The economic outlook in North Korea (the Democratic People's Republic of Korea or DPRK) has become more and more promising since Kim Jong-un took the reins in 2012, and it appears that production advances in the agricultural sector—which accounts for more than 20% of the GDP—has contributed significantly.
In late September 2015, we visited the Zhangchon Cooperative Farm, 30 minutes by car from the capital city of Pyongyang. The farm grows tomatoes, cucumbers and other vegetables. The greenhouse-grown Chinese cabbage on the farm looked fresh and scrumptious enough to be sold on the shelves of supermarkets back home in Japan.
In June 2014, Jong-un visited and personally supervised the installation of 30 hectares (approximately 74 acres) of additional greenhouse facilities on this farm. According to Zhangchon's head engineer Cho Chanpyo, "our farm represents some of the most advanced modern agricultural efforts in the DPRK, particular in the area of greenhouse cultivation." However, he quickly adds that "we only started full-scale operations this year, so our workers are still uncertain about the state of the soil."
Farming work in family units
Workers at North Korean cooperative farms are divided into workgroups, which are then subdivided into smaller units of 10 to 25 people. In 2013, the country introduced a new system that further subdivides responsibility for working parcels of land, assigning each section either to individuals or to two- or three-person family units from within each workgroup subunit.
This clarifies who is responsible for what—responsibilities were somewhat unclear under the previous system—and distributes differing portions of harvests to workers depending on their level of contribution and the results they produce. The new approach aims to foster worker motivation and promote greater agricultural yields.
At the Zhangchon Cooperative Farm, each greenhouse is run by one workgroup subunit, and the new system of distributing responsibility among individuals and families is implemented within each subunit. When asked about the effectiveness of the new system, Head Engineer Cho responds that "to everyone's amazement, overall yields jumped by 30 to 40% following the system's introduction."
After leaving Zhangchon, we moved on to Pyongyang Vegetable Research Center, located in one of the capital's suburbs. The Center got its start in 2007 when a hydroponics research facility was constructed next to existing agricultural land, and in 2012 large-scale greenhouse facilities were added to the premises. According to the Center, their total greenhouse growing area is 400,000 square meters (approximately 99 acres).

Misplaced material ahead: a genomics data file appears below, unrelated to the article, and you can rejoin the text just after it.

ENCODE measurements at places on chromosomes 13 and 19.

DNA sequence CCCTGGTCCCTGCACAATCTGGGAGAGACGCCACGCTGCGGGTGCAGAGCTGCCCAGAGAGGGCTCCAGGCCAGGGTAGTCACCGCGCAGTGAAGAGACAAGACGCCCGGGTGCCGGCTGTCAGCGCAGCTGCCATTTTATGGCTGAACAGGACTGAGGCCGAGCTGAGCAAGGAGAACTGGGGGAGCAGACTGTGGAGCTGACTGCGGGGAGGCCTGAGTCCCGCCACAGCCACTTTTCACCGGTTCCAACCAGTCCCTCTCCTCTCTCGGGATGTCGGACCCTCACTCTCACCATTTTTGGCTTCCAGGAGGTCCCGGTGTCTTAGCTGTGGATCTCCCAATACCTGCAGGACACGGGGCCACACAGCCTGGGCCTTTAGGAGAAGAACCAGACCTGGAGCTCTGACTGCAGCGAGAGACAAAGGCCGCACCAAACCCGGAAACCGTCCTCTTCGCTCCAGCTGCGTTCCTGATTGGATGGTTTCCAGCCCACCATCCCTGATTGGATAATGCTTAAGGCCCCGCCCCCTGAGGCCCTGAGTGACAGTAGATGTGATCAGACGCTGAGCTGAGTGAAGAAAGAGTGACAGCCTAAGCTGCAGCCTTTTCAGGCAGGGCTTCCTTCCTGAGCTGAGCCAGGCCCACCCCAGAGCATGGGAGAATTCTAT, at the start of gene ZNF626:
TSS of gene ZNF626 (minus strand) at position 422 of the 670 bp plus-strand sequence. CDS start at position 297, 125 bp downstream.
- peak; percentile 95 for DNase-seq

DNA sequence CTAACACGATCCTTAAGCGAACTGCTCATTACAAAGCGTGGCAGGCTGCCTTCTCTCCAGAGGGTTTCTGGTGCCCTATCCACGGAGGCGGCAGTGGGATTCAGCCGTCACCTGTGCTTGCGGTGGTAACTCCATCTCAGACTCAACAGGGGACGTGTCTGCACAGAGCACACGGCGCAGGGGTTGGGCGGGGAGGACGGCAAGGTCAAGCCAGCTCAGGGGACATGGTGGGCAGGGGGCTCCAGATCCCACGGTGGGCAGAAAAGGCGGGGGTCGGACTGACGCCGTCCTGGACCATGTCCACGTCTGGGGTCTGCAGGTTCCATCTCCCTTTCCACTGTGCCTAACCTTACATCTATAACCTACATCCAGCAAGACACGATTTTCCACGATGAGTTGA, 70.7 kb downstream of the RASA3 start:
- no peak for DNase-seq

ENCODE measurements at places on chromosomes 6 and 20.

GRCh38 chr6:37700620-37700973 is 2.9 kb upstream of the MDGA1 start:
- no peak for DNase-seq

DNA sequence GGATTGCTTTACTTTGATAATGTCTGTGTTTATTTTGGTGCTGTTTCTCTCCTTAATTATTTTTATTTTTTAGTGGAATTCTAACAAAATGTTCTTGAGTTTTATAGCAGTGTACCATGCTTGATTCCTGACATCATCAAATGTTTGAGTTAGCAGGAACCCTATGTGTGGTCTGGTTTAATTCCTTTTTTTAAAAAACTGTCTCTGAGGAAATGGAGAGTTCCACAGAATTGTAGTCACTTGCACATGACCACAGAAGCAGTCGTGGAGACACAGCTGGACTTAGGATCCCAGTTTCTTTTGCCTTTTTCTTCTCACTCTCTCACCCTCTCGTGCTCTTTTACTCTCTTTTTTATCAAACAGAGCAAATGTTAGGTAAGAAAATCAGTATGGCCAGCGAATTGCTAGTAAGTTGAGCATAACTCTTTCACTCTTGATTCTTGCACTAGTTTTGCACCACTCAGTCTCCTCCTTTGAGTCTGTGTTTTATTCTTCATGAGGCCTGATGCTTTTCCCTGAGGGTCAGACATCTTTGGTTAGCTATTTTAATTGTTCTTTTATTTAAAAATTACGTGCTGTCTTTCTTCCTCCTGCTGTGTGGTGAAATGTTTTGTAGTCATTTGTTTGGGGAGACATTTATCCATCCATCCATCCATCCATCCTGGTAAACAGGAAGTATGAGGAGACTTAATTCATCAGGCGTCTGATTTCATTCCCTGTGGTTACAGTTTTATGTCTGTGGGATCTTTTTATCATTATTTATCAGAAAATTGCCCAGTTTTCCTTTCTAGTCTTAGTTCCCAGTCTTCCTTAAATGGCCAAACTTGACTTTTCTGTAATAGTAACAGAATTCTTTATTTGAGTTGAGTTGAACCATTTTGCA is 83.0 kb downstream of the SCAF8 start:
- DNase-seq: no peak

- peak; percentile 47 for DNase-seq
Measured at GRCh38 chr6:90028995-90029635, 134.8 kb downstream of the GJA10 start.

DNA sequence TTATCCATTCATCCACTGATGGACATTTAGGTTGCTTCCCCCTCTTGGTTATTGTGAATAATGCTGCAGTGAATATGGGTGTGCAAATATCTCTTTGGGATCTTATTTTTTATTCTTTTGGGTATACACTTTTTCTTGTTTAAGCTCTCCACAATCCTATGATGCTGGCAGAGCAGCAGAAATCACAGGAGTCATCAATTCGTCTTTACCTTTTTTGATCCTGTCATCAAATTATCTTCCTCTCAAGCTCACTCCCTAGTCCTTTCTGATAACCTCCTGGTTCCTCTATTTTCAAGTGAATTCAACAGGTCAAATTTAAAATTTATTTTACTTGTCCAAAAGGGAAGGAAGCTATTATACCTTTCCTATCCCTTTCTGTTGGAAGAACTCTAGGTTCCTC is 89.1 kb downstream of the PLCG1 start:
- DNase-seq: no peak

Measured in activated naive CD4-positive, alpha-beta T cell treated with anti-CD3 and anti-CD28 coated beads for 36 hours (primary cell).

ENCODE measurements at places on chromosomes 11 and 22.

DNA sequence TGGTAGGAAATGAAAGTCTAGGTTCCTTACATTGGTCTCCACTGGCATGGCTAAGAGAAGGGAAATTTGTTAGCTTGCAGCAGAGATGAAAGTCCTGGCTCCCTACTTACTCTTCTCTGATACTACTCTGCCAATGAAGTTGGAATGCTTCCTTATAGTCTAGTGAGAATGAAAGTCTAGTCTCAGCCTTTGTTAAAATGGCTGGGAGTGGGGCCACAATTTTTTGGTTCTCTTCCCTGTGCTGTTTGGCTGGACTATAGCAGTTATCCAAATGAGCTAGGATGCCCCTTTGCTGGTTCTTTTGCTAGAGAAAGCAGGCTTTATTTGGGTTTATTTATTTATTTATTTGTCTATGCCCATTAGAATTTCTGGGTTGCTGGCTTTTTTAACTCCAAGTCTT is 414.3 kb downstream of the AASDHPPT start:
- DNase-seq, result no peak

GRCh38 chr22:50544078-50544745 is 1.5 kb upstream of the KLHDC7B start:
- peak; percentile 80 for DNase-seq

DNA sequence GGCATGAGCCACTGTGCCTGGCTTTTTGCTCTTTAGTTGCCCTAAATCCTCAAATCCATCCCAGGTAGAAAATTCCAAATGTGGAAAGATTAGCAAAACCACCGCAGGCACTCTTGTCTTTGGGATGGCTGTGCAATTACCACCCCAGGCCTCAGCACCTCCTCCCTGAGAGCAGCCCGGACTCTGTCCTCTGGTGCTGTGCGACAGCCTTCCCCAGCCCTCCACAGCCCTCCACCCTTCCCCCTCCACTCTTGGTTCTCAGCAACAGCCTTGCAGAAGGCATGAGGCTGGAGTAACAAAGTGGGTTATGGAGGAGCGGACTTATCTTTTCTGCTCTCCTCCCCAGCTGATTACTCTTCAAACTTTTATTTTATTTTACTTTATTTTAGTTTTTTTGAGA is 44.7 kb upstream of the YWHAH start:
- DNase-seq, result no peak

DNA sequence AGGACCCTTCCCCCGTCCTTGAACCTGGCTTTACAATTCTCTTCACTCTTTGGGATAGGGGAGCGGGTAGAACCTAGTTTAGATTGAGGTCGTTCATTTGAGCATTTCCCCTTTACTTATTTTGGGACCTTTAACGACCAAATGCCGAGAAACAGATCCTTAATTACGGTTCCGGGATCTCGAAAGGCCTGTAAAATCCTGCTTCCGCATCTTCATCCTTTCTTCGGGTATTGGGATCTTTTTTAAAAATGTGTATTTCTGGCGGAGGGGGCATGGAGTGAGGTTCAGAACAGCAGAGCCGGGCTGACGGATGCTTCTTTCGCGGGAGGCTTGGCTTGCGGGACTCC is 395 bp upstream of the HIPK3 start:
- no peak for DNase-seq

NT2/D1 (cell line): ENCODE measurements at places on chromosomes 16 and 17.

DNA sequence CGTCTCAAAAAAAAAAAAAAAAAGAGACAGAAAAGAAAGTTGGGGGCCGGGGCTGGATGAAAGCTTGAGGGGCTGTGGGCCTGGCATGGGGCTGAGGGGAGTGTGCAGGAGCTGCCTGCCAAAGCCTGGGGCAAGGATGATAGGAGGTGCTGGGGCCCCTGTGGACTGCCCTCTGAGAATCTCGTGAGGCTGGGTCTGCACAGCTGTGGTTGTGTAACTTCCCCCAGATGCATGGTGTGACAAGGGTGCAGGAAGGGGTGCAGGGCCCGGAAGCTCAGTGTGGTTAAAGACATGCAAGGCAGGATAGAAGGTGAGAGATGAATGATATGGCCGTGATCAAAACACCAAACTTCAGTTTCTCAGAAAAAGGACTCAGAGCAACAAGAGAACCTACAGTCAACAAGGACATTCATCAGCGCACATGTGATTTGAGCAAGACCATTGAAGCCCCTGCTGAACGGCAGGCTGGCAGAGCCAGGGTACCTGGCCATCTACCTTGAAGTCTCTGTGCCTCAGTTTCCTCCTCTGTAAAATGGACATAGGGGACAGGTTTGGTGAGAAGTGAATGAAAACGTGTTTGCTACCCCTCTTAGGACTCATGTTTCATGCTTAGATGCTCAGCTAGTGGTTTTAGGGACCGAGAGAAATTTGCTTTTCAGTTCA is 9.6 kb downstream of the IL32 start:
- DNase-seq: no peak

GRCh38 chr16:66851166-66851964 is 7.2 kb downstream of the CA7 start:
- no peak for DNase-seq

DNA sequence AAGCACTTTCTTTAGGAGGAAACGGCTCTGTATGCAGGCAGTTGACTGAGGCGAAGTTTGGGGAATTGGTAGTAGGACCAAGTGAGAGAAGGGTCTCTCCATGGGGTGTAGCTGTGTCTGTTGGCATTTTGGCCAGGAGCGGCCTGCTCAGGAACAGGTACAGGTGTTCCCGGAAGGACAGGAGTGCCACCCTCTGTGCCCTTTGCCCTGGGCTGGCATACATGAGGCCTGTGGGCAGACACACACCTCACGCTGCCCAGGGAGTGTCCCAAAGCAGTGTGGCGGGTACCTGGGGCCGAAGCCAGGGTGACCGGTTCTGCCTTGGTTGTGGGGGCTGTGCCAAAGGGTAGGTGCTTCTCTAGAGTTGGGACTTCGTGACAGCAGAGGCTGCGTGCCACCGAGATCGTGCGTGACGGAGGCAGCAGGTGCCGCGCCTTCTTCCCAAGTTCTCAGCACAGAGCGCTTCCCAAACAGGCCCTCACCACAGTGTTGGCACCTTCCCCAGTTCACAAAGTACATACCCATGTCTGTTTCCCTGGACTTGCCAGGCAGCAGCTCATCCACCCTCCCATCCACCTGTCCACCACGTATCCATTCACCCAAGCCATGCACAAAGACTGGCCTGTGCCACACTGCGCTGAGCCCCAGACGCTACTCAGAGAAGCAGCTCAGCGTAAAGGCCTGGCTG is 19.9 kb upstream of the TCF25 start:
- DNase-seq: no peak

Just as at Zhangchon, the cucumbers, tomatoes, red peppers and other vegetables growing in the Pyongyang Vegetable Research Center's greenhouses were healthy and full-bodied. Imported seeds were also being planted and cultivated on an experimental basis, including some from Japan.
The greenhouse staff were passionate, fully absorbed in their work. Management at the Center told us that the introduction of the new work subdivision system had upped their production output by 30%.
After returning to Japan, I showed our photographs and video footage to a Japanese agricultural specialist, who confirmed that the plants were healthy and growing well.
According to this expert, "nothing seems to be deficient in terms of watering, plant nourishment and so forth. The greenhouses are more spacious than those we use in Japan, which brings a higher risk of crop damage from pests. However, because the North Korean climate is colder than Japan's, I see little reason to worry about pests, even with larger growing areas."
Food now available throughout the country
During the second half of the 1990s, the collapse of socialist countries and a string of major natural disasters (including multiple floods) in North Korea led to increasingly severe circumstances that culminated in famine throughout the nation. Even today, most Japanese people still associate North Korea with economic failure and food scarcity.
Currently, self-sufficient production of the North Korean staples rice and corn (grains) is showing yields below the 5.5–6.0 million ton range. According to the Korean Social Science Institute's Economic Research Center, a DPRK think tank, production output for 2013 was 5.66 million tons (polished grain), and this figure dropped slightly in 2014 due to the effects of droughts and other natural disasters. The same research center predicts that production output for 2015 will be roughly the same as the previous year.
In contrast, recovery in grain production operations has been progressing since 2010, as have the importing and full-scale domestic production of processed food products. These changes have resulted in significantly improved dietary conditions for citizens, and the tastes of North Koreans have diversified accordingly, which is why more focus is now being placed on the production of vegetables and other non-staple foods.
"If North Korea's grain production were to exceed 400 tons, nobody would be starving to death,” says Professor Jung Chganghyun of Kookmin University in South Korea.
Despite dwindling food provisions from the national government, the North Korean market is providing enough food to compensate. Market food prices have remained stable for the last year or two, which, according to Changhyun, "is evidence that food has now become available throughout the country."
The DPRK government has been expanding infrastructure development investments in the agricultural industry. They have also started to make improvements to agricultural production frameworks, which includes implementation of the abovementioned work subdivision system, and such model cases are being duplicated throughout the country. Only time will tell whether or not these efforts lead to real improvements.